“Our central goal was to make an ‘artificial vocal tract,’ ” Chartier told The Washington Post via email on Friday. “Not a real physical one, but a computer one that could generate full sentences, not just words."
“Our goal is to help those who cannot speak to say what they wish to say,” he said.
The team worked with five volunteers at the UCSF Epilepsy Center who had had electrodes implanted on the surface of their brains in preparation for neurosurgery to control their seizures. They read hundreds of sentences out loud while researchers monitored activity in their brain’s speech centers, which control people’s ability to talk.
The next step was to decode the brain signals. The researchers used machine learning to generate a simulation of the movements of a person’s vocal tract based on the signals they received from the volunteers’ brains, and translated these simulated movements into synthesized speech, Chartier explained.
Researchers then needed to determine whether the synthesized sentences made sense to listeners. The researchers produced several sample sentences and then asked testers, using Amazon Mechanical Turk, to identify individual words and transcribe full sentences.
Simpler generated sentences — such as “Is this seesaw safe?” and “Bob bandaged both wounds with the skill of a doctor” — were generally intelligible to testers, but more complex phrases, such as “At twilight on the twelfth day we’ll have Chablis,” gave them more trouble.
The neural decoder could be an important step toward improving the tools available to help those who cannot speak to be heard.
People who have neurological conditions that make it difficult or impossible to communicate through speech have access to tools that can use movement of their eyes or heads, or a device that controls a cursor, to select letters one by one. But these technologies can be cumbersome, the researchers write in their study. “Although these systems can enhance a patient’s quality of life,” they say, “most users struggle to translate more than 10 words per minute, far slower than the average of 150 words per minute of natural speech.”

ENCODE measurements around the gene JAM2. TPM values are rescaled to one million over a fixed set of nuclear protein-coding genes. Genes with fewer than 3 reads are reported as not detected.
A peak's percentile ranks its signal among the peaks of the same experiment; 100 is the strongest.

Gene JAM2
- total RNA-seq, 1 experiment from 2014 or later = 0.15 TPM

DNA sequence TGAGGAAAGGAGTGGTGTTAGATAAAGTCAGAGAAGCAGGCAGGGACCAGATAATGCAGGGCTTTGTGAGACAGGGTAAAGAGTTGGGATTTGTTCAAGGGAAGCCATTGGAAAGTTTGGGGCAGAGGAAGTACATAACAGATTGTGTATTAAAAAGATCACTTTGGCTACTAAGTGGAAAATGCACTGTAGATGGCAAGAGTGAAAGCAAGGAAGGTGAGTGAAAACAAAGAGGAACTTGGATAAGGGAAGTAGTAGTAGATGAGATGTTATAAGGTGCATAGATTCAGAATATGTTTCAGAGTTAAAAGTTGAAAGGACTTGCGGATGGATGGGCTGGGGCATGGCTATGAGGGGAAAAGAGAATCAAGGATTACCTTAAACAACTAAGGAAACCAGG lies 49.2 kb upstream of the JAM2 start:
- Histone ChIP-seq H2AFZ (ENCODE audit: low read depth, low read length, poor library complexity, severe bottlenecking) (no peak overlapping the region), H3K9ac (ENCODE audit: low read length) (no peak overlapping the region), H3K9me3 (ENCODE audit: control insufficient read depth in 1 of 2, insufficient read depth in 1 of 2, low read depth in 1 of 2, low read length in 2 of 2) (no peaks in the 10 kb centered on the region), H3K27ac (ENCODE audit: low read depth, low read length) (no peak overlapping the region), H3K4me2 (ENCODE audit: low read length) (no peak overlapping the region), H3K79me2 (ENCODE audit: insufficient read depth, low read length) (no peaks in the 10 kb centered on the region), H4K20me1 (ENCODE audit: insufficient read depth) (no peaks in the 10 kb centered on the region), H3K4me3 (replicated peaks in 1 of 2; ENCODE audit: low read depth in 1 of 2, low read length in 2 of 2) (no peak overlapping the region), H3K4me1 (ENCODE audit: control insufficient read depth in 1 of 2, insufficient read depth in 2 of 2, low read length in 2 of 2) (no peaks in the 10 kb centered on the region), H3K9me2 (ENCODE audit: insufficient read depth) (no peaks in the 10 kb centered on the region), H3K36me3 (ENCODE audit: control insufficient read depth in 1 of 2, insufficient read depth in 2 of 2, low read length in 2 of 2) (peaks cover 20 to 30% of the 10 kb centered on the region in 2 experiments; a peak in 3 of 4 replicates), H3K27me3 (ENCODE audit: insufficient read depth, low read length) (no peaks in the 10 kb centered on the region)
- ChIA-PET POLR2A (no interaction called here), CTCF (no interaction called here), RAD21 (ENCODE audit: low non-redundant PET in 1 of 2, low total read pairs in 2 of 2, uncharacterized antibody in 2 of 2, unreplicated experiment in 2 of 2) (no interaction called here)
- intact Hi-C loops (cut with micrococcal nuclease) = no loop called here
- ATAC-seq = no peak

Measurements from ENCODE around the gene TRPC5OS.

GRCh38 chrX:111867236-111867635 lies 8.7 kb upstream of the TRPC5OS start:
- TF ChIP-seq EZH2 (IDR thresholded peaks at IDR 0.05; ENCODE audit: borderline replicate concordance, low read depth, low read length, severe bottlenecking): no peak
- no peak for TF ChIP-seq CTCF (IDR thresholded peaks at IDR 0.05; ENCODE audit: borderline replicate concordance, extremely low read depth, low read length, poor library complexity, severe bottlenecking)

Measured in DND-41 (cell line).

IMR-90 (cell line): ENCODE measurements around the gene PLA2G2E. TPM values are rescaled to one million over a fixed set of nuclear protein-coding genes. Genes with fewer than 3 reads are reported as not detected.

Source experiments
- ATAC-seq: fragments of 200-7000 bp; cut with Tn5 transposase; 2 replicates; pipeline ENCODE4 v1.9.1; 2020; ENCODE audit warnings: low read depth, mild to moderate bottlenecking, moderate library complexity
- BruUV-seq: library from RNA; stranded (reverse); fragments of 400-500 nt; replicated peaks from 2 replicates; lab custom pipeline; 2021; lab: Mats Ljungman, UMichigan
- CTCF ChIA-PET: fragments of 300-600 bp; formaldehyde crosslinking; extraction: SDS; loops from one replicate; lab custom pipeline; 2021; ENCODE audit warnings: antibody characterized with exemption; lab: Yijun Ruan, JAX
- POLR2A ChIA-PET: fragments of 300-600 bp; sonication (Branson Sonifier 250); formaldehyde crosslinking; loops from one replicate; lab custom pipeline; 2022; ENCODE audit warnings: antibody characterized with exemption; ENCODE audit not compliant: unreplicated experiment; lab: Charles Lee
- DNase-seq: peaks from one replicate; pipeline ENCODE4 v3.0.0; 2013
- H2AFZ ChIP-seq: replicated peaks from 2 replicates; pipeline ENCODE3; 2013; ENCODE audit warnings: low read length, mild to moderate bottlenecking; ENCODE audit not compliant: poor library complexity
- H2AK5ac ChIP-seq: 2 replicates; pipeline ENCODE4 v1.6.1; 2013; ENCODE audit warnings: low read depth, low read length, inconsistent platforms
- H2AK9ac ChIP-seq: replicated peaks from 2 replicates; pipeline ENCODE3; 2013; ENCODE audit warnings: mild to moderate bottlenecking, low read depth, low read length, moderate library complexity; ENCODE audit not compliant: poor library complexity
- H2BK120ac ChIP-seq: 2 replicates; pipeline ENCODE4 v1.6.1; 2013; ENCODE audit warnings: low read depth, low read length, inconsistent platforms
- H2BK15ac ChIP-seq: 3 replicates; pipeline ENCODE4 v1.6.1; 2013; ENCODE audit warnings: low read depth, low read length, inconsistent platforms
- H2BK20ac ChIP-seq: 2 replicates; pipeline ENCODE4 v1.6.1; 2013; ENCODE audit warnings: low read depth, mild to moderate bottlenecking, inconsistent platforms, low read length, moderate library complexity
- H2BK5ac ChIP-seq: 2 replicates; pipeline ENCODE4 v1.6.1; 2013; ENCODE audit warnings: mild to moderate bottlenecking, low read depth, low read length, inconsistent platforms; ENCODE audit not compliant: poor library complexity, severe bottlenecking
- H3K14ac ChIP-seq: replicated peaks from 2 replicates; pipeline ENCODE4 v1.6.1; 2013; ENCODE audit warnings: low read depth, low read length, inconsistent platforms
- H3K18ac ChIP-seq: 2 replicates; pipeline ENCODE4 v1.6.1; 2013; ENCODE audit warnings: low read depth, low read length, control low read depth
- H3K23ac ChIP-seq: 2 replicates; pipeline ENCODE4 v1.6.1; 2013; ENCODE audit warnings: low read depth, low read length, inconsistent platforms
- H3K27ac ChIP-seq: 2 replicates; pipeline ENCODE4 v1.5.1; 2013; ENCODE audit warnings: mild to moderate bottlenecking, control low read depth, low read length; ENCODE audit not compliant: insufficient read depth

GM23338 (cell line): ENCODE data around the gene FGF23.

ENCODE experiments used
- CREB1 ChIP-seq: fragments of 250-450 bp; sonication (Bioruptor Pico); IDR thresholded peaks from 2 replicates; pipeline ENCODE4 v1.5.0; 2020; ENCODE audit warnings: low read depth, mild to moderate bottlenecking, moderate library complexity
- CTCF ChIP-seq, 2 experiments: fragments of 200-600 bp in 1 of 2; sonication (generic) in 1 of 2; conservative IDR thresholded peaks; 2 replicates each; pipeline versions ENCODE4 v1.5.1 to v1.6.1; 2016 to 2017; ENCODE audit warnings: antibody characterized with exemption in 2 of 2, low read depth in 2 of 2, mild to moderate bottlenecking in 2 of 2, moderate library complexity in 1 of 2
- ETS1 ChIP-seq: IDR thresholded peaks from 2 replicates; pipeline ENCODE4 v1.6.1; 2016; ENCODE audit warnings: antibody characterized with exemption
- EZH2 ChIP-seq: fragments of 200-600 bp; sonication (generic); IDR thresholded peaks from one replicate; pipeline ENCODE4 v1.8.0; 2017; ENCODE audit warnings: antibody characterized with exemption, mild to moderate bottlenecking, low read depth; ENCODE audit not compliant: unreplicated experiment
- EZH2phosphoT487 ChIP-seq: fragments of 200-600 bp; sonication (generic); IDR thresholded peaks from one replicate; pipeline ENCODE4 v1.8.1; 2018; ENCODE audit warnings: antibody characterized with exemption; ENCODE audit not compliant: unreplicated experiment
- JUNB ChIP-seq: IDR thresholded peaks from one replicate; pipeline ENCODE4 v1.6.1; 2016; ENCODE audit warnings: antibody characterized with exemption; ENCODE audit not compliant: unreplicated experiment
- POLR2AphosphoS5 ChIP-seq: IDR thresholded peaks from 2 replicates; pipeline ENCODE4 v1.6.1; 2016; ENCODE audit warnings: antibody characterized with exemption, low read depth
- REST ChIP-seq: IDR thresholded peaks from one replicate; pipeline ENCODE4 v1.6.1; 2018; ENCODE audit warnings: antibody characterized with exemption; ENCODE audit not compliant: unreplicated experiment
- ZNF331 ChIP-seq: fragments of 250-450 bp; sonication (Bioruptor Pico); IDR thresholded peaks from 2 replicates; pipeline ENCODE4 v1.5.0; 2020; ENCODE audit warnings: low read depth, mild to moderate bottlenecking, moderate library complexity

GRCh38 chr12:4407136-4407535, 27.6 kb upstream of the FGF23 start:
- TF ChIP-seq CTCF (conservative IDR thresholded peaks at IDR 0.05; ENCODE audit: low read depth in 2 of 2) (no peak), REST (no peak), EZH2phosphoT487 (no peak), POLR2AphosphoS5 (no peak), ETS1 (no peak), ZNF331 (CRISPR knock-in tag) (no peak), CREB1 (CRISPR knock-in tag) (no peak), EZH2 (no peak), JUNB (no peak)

The researchers behind the neural decoder hope to one day help people with conditions such as amyotrophic lateral sclerosis, or those whose ability to speak was damaged by a stroke, regain their ability to engage in spoken dialogue. The technology, however, has to advance before it can be used on people who cannot speak.
“In this study, we knew what participants were trying [to] say since they could talk, however we will need to adapt our algorithms to work with people who cannot talk,” Chartier said.
Marc Slutzky, a neurologist at Northwestern University, told Nature magazine that the study is “a really important step.”
But “there’s still a long way to go before synthesized speech is easily intelligible,” he said.